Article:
We present a development of cellular cohomology in homotopy type theory. Cohomology associates to each space a sequence of abelian groups capturing part of its structure, and has the advantage over homotopy groups in that these abelian groups of many common spaces are easier to compute. Cellular cohomology is a special kind of cohomology designed for cell complexes: these are built in stages by attaching spheres of progressively higher dimension, and cellular cohomology defines the groups out of the combinatorial description of how spheres are attached. Our main result is that for finite cell complexes, a wide class of cohomology theories (including the ones defined through Eilenberg-MacLane spaces) can be calculated via cellular cohomology. This result was formalized in the Agda proof assistant.

$B$-terms are built from the $B$ combinator alone defined by $B\equiv\lambda fgx. f(g~x)$, which is well known as a function composition operator. This paper investigates an interesting property of $B$-terms, that is, whether repetitive right applications of a $B$-term cycles or not. We discuss conditions for $B$-terms to have and not to have the property through a sound and complete equational axiomatization. Specifically, we give examples of $B$-terms which have the cyclic property and show that there are infinitely many $B$-terms which do not have the property. Also, we introduce another interesting property about a canonical representation of $B$-terms that is useful to detect cycles, or equivalently, to prove the cyclic property, with an efficient algorithm.

We present a number of contributions to bridging the gap between supervisory control theory and coordination of services in order to explore the frontiers between coordination and control systems. Firstly, we modify the classical synthesis algorithm from supervisory control theory for obtaining the so-called most permissive controller in order to synthesise orchestrations and choreographies of service contracts formalised as contract automata. The key ingredient to make this possible is a novel notion of controllability. Then, we present an abstract parametric synthesis algorithm and show that it generalises the classical synthesis as well as the orchestration and choreography syntheses. Finally, through the novel abstract synthesis, we show that the concrete syntheses are in a refinement order. A running example from the service domain illustrates our contributions.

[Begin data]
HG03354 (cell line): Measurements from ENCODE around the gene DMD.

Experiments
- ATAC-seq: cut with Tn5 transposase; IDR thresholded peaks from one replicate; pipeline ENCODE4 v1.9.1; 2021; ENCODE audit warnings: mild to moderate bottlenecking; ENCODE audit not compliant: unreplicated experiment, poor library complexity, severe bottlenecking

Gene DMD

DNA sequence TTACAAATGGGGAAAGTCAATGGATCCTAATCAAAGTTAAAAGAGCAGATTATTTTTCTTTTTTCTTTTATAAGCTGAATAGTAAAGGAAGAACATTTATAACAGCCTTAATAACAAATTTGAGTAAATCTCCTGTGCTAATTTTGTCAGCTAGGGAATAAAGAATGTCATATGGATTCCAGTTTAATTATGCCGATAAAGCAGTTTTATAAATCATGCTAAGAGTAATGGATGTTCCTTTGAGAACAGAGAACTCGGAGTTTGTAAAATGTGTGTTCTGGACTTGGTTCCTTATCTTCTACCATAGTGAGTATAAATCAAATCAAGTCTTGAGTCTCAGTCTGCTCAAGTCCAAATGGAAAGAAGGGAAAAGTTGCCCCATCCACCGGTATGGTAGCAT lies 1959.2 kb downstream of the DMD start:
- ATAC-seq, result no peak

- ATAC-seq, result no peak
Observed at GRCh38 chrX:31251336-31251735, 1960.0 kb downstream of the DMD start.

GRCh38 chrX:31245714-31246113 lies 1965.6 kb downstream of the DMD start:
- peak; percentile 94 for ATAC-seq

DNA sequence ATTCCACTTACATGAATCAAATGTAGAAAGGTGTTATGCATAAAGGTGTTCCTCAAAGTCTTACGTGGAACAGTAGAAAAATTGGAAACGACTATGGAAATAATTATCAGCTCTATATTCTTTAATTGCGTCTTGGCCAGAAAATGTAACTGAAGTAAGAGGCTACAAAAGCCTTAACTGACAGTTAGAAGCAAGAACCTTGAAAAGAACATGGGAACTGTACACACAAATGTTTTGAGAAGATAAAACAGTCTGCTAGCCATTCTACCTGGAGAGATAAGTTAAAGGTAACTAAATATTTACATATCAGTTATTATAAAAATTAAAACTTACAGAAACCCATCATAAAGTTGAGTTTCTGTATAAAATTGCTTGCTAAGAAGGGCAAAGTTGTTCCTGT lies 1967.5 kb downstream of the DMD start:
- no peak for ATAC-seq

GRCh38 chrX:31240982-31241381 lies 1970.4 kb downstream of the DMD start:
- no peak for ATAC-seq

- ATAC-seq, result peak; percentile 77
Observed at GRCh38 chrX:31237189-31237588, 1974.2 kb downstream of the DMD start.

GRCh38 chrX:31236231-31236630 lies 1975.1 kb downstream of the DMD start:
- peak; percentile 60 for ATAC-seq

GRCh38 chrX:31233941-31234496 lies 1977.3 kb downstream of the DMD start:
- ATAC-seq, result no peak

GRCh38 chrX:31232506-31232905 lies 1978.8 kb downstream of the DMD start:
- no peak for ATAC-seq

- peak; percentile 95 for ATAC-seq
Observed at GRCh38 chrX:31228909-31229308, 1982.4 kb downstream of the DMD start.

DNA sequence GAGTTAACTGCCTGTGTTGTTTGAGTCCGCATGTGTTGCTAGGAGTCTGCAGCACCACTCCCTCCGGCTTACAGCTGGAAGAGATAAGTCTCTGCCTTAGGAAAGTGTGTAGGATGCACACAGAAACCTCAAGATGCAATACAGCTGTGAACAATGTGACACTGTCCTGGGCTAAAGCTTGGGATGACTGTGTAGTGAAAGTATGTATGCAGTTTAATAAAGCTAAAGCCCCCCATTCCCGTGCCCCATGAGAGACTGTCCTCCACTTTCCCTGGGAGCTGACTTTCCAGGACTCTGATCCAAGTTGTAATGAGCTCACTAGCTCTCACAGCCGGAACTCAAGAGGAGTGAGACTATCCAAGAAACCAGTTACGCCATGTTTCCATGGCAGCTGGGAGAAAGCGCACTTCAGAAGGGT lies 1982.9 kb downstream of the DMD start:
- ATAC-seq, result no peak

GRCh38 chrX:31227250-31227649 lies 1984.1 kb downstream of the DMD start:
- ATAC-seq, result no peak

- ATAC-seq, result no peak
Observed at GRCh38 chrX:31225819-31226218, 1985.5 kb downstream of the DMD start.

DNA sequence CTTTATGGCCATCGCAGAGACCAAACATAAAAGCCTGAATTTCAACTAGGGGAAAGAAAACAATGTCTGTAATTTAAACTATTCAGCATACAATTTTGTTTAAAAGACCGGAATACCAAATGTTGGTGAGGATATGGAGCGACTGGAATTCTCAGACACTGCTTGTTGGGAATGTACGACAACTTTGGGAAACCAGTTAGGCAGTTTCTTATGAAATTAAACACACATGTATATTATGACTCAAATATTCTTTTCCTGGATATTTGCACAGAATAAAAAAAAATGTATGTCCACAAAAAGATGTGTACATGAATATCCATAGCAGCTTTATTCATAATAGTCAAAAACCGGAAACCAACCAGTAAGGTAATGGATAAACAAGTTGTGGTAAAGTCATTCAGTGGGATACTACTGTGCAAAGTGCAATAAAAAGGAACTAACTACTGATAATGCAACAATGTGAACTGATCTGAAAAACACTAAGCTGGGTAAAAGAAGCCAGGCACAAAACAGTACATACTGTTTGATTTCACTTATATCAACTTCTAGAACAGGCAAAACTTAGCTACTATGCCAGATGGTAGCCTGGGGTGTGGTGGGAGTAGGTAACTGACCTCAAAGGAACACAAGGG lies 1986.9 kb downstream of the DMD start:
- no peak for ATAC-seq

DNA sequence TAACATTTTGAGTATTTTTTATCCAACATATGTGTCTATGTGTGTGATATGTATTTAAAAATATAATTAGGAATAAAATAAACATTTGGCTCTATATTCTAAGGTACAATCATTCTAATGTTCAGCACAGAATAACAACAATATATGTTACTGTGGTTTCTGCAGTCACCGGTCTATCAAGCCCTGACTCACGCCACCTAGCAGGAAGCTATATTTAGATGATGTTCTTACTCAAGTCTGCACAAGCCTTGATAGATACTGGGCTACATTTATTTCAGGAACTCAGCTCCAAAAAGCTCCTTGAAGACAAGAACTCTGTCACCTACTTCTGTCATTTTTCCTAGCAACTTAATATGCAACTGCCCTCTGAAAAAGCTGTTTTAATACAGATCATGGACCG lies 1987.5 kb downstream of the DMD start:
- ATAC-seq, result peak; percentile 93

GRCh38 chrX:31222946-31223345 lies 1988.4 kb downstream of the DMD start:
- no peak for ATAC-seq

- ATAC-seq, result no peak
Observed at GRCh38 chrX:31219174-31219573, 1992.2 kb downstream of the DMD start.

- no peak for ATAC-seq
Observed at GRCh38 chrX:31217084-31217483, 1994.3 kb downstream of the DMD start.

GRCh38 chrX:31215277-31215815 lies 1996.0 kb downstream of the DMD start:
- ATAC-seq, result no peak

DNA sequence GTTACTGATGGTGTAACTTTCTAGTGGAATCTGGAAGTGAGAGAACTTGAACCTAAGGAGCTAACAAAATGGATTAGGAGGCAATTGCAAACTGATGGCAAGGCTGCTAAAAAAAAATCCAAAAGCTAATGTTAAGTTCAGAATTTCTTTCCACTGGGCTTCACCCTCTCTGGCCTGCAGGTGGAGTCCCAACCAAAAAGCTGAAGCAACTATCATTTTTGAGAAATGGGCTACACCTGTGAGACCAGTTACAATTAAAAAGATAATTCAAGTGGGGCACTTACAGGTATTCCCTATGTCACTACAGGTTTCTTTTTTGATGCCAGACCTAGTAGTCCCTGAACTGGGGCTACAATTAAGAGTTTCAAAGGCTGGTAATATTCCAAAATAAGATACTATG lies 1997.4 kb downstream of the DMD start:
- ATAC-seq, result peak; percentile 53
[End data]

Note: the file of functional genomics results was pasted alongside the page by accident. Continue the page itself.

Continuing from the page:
Given two labelled Markov decision processes (MDPs), the trace-refinement problem asks whether for all strategies of the first MDP there exists a strategy of the second MDP such that the induced labelled Markov chains are trace-equivalent. We show that this problem is decidable in polynomial time if the second MDP is a Markov chain. The algorithm is based on new results on a particular notion of bisimulation between distributions over the states. However, we show that the general trace-refinement problem is undecidable, even if the first MDP is a Markov chain. Decidability of those problems was stated as open in 2008. We further study the decidability and complexity of the trace-refinement problem provided that the strategies are restricted to be memoryless.

The ZX-Calculus is a graphical language for diagrammatic reasoning in quantum mechanics and quantum information theory. It comes equipped with an equational presentation. We focus here on a very important property of the language: completeness, which roughly ensures the equational theory captures all of quantum mechanics. We first improve on the known-to-be-complete presentation for the so-called Clifford fragment of the language - a restriction that is not universal - by adding some axioms. Thanks to a system of back-and-forth translation between the ZX-Calculus and a third-party complete graphical language, we prove that the provided axiomatisation is complete for the first approximately universal fragment of the language, namely Clifford+T. We then prove that the expressive power of this presentation, though aimed at achieving completeness for the aforementioned restriction, extends beyond Clifford+T, to a class of diagrams that we call linear with Clifford+T constants. We use another version of the third-party language - and an adapted system of back-and-forth translation - to complete the language for the ZX-Calculus as a whole, that is, with no restriction. We briefly discuss the added axioms, and finally, we provide a complete axiomatisation for an altered version of the language which involves an additional generator, making the presentation simpler.